October 18th – A lovely still evening, again with a beautiful sky it was a joy to cycle home in. At Stonnall, the last dying light over Sandhills was precious and suffused with gold.
I’d better make the most of it as the clocks go back in a week’s time, and that’ll end my sunset commutes for another year…
February 25th – A day of continual light snow and odd sunny periods, but it was again fiercely bitter.
Returning from Shenstone Station, I stopped to note than in the daylight at last, my commute revealed the twin church towers of Shenstone – one in use, one very much derelict.
Across the rooftops of the village, that’s a lovely sight and one that every year reminds me that although the weather may be bad, spring and warmth are on their way.
December 21st – And this is the reason for my sudden optimism. Today is the winter solstice, or shortest day. From here, everything gets better, because the light trickles steadily back into my darkened soul.
The bike GPS tells me the sunrise and sunset times on the main screen, as I love to watch them daily. Today, the sun rose around 8:16am, and set around 3:54. I’ve watched these times all year, and registered the slow acceleration of nightfall from Midsummer, slowly, almost imperceptibly at first, minute by precious minute; then cascading and careering through the midway and the end of British Summer Time. Slowing up again, that last push to before 4pm is crushing when it happens.
By the time I return to work after this, my final commute of 2017, the sunset will already be past 4pm. And no matter what the winter brings, inexorably, unalterably, the GPS will record the gradual steps into the light. And then, at the end of March, I will emerge blinking into the light evenings as British Summer Time commences again.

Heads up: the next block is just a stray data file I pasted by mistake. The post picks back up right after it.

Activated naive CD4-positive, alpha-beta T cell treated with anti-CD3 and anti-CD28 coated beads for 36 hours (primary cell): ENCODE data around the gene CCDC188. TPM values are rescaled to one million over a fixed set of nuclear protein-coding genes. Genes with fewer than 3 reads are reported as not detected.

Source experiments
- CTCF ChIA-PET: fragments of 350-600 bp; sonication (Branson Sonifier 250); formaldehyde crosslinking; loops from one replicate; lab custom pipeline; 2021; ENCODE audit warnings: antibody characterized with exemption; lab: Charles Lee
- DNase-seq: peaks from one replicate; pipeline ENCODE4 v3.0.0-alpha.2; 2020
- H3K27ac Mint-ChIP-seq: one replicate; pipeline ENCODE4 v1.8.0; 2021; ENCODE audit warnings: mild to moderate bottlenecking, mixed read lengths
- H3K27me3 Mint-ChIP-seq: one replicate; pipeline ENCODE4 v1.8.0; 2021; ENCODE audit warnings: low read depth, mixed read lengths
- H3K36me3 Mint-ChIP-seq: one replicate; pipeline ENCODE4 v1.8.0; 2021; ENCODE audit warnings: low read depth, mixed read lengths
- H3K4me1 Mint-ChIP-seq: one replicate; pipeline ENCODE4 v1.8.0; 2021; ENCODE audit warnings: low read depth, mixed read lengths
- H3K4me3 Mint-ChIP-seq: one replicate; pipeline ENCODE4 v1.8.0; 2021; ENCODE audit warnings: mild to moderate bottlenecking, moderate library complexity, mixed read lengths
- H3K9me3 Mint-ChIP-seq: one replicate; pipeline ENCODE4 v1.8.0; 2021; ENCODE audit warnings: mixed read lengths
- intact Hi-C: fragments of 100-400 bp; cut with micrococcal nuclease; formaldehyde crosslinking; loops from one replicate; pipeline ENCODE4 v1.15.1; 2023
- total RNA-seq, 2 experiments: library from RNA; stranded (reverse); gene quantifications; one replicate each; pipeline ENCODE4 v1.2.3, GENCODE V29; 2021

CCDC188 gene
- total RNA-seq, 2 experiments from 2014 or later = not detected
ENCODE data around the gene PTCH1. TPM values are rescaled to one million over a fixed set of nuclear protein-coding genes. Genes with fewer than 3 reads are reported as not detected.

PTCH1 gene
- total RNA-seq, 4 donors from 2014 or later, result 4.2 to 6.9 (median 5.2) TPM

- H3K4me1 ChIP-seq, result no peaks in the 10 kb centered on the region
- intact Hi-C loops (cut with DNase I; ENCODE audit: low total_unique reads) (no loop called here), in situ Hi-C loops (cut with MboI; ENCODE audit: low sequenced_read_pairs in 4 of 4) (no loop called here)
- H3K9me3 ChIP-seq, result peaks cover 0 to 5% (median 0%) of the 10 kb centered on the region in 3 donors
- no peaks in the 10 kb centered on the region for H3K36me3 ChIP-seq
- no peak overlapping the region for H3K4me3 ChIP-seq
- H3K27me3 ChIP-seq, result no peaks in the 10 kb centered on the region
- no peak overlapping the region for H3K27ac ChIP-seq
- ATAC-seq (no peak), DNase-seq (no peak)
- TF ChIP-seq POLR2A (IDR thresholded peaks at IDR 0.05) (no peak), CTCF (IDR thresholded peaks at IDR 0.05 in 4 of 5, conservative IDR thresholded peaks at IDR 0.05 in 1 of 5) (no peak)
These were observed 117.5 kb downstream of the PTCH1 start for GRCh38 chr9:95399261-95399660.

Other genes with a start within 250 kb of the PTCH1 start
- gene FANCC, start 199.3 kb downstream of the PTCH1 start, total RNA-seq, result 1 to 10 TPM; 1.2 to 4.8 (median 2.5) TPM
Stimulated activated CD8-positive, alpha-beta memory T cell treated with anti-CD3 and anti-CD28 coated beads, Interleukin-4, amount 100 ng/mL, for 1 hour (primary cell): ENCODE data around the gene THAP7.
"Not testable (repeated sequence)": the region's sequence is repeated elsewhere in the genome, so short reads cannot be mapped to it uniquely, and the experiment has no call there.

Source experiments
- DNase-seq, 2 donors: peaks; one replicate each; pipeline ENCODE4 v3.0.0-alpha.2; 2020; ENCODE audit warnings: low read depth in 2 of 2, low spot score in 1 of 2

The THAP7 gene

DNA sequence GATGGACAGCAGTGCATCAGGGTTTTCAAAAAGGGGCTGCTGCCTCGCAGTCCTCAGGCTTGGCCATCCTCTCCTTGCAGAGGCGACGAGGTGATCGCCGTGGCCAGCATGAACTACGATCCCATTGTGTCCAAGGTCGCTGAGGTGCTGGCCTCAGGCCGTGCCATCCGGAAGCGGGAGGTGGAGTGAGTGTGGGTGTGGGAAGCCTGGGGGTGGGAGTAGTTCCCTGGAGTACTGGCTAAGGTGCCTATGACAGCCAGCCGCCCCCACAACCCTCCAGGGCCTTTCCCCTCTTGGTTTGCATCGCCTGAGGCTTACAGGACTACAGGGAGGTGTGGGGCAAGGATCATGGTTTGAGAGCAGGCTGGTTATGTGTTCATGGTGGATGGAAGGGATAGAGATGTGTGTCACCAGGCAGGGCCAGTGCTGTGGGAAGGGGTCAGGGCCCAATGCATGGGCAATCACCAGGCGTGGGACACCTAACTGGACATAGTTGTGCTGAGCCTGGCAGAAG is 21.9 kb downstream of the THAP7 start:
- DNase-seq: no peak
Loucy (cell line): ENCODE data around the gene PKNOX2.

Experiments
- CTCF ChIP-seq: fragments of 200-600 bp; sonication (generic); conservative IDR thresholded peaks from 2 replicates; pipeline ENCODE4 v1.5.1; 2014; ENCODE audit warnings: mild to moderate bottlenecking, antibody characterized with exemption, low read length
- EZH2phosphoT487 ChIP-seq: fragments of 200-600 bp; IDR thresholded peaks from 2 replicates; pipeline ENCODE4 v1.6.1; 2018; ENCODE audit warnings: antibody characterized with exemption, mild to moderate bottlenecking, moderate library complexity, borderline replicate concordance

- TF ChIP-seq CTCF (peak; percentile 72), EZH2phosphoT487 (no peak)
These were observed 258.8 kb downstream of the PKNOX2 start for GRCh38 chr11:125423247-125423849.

I have survived the oncoming dark for another year. All I need to dow now is watch the darkness retreat.
November 22nd – Coming through New Street Station at night, rush hour on a foul blustery evening when all the trains are messed up.
I’d rather be anywhere else than here.
Nothing sums up the deadzone, the suck, this awful time of year: no end to the advancing darkness, travel worsening daily, weather closing in.
And yet, there’s something awfully optimistic about it. You know that in a few short weeks, it’ll be over, and we’ll be opening out again.
October 18th – And here’s the problem. The clocks haven’t gone back yet – we’re still on British Summer Time – and look at those sunset and sunrise times, as shown by my bike computer. Both my commutes are now mostly in darkness.
This is profoundly sad to me. I love the light, the summer, the green. And for the next four months, I will be deprived of these things.
But then again, the hunger makes them more special when they’re present.
And so the season’s wheel turns onward.
March 24th – I had to visit that cowslip in daylight, so I made sure I passed by in the sunshine.
I hope I did it justice this time.
December 21st – At last, work is over for the year, coinciding happily with the shortest day. The winter solstice is important to me, as once it’s passed, the days begin their sinusoidal rollercoaster of opening out once more – slowly at first, then careering to daylight as the spring comes.
When I reach this point, I always feel I’ve survived. From here on in, things can only improve. And Christmas is here!
I passed the Black Cock in Walsall Wood on my way home; a pub that’s clinging on despite several changes of landlord in a short time, it remains popular and the welcoming, warm lights in the darkness made it feel festive and welcoming.
I’m ready for Christmas now, and a rest.
October 15th – Further on, I hopped on the Spot Path back to Pier Street, and autumn is clearly well afoot now; leaves are turning and falling, and there’s that unmistakable nip to the air. It’s also getting dark now only a little past six pm – and in a week or so, the clocks will be going back and it’s the time of darkness once more.
Although autumn is lovely, I hate what it leads to.
August 12th – I spotted this chap well out of my reach in a garden at Lullington. I do hope he was OK. He was moving well, and it was fairly late in the day. He looked like a large hedgehog, but I’m aware that if you see one in the daylight it can be a bad sign.
A concerning entry for the ‘7 days of wildlife’ series inspired by Susan Forster.